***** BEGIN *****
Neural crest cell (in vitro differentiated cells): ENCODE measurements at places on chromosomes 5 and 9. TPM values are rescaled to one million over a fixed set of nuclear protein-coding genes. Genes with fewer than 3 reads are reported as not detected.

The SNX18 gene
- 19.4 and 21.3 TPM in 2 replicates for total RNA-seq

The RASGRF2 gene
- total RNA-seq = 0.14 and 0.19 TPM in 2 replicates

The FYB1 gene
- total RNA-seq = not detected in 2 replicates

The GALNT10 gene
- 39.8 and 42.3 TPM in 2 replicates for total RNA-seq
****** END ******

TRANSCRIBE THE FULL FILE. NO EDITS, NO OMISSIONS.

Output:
Neural crest cell (in vitro differentiated cells): ENCODE measurements at places on chromosomes 5 and 9. TPM values are rescaled to one million over a fixed set of nuclear protein-coding genes. Genes with fewer than 3 reads are reported as not detected.

The SNX18 gene
- 19.4 and 21.3 TPM in 2 replicates for total RNA-seq

The RASGRF2 gene
- total RNA-seq = 0.14 and 0.19 TPM in 2 replicates

The FYB1 gene
- total RNA-seq = not detected in 2 replicates

The GALNT10 gene
- 39.8 and 42.3 TPM in 2 replicates for total RNA-seq